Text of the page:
Ben Fletcher-Watson is currently completing a PhD on Scottish theatre for the very young. He is the co-editor of the Scottish Journal of Performance, and his most recently published paper explored ‘how Early Years performing arts experiences are tailored to the developmental capabilities of babies and toddlers’ in Youth Theatre Journal.
Hi Ben, thank you so much for agreeing to be interviewed. I became aware of you and your work through your fantastic twitter advent calendar over Christmas. Can you explain a bit more about what you did?
More and more theatres seem to be offering shows for very young children In December alongside the traditional Christmas pantomime. I wanted to give new parents some tips to help make their family’s first visit to the theatre a real success. I’ve been researching this area for several years now, and I’ve seen a lot of shows for babies, so I hoped it would be useful. It’s quite a different experience going to a show with a baby or toddler, as opposed to ‘grown-up’ theatre – it’s shorter, but often much more hands-on, for example.
What is Theatre for Early Years?
Performances for children from birth to around age five would usually be considered to be Theatre for Early Years, although some people (including me) have tried to make theatre for unborn children!
How did you become interested in this area, and why did you decide to explore it in a PhD?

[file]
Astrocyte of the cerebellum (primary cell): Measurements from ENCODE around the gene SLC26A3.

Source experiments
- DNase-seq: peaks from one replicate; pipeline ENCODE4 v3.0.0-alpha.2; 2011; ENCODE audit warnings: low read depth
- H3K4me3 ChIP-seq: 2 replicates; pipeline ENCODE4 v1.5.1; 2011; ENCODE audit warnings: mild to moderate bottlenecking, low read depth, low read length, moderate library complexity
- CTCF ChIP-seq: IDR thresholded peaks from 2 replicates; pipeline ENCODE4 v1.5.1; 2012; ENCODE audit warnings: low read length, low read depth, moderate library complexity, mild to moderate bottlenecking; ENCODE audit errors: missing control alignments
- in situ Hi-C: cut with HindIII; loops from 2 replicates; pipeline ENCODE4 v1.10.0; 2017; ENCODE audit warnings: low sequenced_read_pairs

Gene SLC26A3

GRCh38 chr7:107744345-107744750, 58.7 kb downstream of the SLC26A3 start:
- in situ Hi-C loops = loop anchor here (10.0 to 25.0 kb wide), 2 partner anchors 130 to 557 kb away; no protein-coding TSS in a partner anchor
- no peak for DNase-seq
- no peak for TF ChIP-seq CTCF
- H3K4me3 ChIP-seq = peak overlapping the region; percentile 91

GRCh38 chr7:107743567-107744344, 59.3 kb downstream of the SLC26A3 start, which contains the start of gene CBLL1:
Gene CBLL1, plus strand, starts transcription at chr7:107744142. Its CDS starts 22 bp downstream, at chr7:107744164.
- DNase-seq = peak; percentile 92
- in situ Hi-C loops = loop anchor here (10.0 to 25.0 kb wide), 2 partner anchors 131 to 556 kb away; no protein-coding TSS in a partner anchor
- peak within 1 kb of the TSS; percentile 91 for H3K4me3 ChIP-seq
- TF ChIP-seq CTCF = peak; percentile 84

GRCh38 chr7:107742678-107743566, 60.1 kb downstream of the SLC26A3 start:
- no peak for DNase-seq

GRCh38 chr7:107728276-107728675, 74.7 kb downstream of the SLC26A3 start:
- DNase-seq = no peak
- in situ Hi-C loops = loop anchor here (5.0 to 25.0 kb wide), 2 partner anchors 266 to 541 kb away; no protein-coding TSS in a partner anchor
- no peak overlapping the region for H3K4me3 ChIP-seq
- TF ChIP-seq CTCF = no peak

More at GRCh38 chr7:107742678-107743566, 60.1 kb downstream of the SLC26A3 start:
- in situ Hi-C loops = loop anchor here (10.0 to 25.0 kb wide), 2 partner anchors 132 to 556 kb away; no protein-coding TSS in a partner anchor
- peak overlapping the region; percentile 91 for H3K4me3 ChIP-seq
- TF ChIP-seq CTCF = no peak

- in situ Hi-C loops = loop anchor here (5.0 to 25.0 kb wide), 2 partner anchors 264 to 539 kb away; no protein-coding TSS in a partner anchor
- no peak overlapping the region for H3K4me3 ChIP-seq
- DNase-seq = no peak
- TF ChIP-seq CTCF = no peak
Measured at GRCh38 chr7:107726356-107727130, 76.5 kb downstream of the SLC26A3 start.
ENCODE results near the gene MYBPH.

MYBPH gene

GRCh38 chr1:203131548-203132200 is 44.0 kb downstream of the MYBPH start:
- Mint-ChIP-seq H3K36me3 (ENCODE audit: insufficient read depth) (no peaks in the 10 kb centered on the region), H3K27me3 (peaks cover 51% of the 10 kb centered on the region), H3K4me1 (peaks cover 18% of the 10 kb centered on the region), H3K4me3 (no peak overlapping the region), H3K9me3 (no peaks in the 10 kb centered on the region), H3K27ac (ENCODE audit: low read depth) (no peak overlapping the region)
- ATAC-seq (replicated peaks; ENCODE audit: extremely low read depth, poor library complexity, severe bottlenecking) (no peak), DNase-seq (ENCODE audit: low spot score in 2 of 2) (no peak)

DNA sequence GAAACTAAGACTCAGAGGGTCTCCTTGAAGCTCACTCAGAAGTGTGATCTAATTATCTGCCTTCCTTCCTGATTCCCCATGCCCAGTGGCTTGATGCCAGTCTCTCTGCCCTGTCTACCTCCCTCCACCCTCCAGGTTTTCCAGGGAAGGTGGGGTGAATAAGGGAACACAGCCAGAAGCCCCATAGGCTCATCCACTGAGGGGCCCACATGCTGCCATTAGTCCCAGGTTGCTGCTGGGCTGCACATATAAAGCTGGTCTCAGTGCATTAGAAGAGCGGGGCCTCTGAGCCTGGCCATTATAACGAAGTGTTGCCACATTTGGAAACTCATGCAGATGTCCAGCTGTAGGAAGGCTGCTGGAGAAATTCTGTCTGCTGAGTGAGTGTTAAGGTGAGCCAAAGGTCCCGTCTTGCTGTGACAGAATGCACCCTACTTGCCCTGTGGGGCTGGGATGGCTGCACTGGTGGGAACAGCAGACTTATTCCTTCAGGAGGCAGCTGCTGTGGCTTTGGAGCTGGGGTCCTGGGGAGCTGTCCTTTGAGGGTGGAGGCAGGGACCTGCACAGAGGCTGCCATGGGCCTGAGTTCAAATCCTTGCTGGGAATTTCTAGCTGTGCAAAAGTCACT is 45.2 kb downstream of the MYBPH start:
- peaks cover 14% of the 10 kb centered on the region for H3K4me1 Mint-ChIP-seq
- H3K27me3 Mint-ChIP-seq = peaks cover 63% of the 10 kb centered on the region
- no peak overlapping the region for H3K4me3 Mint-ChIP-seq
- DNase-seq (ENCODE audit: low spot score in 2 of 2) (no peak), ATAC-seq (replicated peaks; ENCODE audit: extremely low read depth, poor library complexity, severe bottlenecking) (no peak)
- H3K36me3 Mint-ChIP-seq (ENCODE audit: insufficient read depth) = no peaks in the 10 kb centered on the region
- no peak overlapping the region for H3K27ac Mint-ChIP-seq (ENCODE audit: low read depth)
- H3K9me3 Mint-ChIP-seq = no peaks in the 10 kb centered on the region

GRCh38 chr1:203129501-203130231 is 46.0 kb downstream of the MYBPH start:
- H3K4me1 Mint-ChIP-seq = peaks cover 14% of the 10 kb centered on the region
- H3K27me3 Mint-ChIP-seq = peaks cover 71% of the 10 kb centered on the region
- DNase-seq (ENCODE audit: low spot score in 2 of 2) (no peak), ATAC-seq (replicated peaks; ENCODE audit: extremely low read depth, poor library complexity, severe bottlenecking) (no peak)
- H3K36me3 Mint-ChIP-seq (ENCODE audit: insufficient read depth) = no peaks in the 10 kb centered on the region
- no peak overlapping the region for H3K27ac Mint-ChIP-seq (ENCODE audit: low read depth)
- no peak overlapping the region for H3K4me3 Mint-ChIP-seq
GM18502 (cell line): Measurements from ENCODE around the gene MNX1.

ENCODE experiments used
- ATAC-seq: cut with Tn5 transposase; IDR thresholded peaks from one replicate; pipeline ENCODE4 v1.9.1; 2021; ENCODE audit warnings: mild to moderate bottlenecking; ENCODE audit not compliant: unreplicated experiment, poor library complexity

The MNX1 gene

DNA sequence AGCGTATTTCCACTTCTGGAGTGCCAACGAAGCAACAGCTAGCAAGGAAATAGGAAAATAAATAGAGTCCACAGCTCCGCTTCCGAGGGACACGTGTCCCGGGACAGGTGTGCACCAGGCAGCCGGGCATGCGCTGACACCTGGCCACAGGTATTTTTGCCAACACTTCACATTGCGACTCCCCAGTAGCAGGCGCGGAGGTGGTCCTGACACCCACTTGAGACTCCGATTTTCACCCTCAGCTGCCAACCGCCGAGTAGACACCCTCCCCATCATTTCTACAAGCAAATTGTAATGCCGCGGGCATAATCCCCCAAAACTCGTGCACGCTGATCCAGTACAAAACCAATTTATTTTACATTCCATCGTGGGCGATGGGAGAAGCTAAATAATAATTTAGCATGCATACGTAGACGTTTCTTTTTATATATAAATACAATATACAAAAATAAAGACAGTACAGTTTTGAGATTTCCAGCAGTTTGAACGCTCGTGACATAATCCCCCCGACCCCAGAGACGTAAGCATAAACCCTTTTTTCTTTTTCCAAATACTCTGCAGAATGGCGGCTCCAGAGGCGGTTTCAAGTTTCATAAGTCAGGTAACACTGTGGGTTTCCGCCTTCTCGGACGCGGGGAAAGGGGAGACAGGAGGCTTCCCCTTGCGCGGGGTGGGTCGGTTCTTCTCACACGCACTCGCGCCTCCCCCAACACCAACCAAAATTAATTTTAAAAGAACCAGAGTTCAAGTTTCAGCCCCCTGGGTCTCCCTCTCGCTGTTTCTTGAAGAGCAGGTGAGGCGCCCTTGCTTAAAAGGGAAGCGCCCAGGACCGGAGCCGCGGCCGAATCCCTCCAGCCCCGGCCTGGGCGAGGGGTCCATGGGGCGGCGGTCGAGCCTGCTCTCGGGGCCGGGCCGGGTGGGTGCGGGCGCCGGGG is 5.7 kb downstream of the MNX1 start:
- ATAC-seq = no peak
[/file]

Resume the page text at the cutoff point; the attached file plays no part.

I think the first show for Early Years that I saw was called My House, made for Starcatchers in Edinburgh back in 2007. I didn’t know that you could make theatre for babies, and was amazed at the skill of its creator, Andy Manley. A few years later, when I was considering topics for research, Early Years work seemed like an area ripe for investigation. Hardly any academic papers had been written about it, and even now there are only a handful of texts. That seems to be changing as more artists discover the magic and the challenges. I’m writing a book about Andy’s plays, which will hopefully come out in 2016, so I’m trying to fill the gap.
Can you tell us more about your PhD, and what you have been up to so far?
I’m looking at practice within Scotland, where a lot of great work has emerged in recent years. Specifically, I want to see whether there could be said to be a dramaturgical foundation for Theatre for Early Years, so I’ve interviewed as many Scottish artists as I could find, then analysed the transcripts of all those interviews to tease out any commonalities. Connected to that, I’ve also been working with a fantastic app development company based near Edinburgh to turn some of these shows into apps for the iPad. It really helped my research to consider the real-world implications of my theorizing and discoveries.
Children’s theatre seems to be growing, and productions for early years are increasingly popular. Do you think we are in a ‘golden age of children’s theatre’, or do productions for young audiences still struggle for legitimacy?
There is definitely a lot of fantastic work for all ages being made at the moment. I especially like companies like Catherine Wheels in Scotland, Polyglot in Australia and Theater o.N. in Germany. However, I don’t know whether the quality of the work is being reflected in the investment that it receives in most countries. We seem to be battling our way out of the bad reputation of educational theatre from the 70s and 80s, which still dominates people’s perception. Today’s work isn’t about teaching the audience at all – if they learn something, that’s great, but the aim is to ask questions, rather than give answers.